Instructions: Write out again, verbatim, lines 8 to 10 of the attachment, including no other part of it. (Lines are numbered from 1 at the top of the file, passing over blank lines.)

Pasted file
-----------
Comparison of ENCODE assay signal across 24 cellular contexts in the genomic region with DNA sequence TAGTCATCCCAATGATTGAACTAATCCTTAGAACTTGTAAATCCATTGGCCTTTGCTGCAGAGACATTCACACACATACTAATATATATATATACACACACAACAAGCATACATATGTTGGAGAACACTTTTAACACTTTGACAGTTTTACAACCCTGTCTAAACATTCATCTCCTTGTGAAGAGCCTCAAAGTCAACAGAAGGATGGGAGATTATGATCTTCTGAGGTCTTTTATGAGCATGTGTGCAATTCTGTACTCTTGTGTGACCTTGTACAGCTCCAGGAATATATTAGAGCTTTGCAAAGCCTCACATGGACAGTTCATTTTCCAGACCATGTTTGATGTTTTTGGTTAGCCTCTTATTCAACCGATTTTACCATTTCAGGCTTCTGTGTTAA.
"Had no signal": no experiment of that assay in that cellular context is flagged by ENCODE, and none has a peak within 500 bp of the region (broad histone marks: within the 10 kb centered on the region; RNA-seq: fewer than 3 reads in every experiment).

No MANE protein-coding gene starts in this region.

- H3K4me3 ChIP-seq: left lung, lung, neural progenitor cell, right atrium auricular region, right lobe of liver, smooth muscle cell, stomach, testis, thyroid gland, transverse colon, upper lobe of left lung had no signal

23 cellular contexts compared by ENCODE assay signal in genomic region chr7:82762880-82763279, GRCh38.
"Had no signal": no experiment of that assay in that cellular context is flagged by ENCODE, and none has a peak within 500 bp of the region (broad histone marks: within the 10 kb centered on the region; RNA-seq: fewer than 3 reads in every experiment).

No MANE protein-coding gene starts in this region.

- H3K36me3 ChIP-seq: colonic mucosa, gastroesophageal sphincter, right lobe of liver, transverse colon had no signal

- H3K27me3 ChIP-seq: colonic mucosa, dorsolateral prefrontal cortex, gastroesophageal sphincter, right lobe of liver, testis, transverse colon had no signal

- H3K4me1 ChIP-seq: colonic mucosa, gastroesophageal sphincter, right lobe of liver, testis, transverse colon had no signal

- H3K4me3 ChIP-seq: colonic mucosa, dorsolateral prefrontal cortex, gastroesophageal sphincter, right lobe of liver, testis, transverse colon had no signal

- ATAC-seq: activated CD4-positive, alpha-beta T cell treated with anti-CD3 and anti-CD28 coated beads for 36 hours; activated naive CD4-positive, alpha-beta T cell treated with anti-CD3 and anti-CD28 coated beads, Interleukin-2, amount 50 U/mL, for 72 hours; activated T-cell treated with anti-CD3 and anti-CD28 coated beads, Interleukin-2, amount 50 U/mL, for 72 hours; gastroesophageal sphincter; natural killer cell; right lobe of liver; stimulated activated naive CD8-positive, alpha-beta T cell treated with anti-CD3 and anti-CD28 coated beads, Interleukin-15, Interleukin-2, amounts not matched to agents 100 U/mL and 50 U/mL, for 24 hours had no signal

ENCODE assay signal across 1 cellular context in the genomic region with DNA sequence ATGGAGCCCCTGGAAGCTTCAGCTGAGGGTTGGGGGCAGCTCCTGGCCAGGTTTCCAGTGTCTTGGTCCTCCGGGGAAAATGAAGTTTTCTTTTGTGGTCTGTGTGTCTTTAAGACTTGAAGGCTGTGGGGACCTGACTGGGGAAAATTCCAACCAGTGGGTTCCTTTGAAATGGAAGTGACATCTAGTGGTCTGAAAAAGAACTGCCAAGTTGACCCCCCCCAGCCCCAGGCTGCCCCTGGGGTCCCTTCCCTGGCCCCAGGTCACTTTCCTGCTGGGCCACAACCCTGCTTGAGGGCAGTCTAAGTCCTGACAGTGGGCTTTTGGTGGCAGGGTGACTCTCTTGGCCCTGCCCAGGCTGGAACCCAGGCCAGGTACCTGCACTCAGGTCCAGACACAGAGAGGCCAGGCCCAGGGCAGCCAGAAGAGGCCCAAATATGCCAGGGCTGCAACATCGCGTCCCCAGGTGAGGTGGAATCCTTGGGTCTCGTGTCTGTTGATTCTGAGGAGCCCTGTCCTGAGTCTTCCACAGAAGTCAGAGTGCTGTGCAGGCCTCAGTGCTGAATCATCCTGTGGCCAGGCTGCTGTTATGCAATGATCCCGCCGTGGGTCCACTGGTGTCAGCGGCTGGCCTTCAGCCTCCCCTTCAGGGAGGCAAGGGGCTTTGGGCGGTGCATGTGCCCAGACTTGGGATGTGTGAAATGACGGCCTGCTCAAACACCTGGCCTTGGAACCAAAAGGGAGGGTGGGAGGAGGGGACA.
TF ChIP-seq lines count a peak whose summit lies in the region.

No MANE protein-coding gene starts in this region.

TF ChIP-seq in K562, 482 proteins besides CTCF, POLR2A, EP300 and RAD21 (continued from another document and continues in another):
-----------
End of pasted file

- H3K36me3 ChIP-seq: colonic mucosa, gastroesophageal sphincter, right lobe of liver, transverse colon had no signal

- H3K27me3 ChIP-seq: colonic mucosa, dorsolateral prefrontal cortex, gastroesophageal sphincter, right lobe of liver, testis, transverse colon had no signal

- H3K4me1 ChIP-seq: colonic mucosa, gastroesophageal sphincter, right lobe of liver, testis, transverse colon had no signal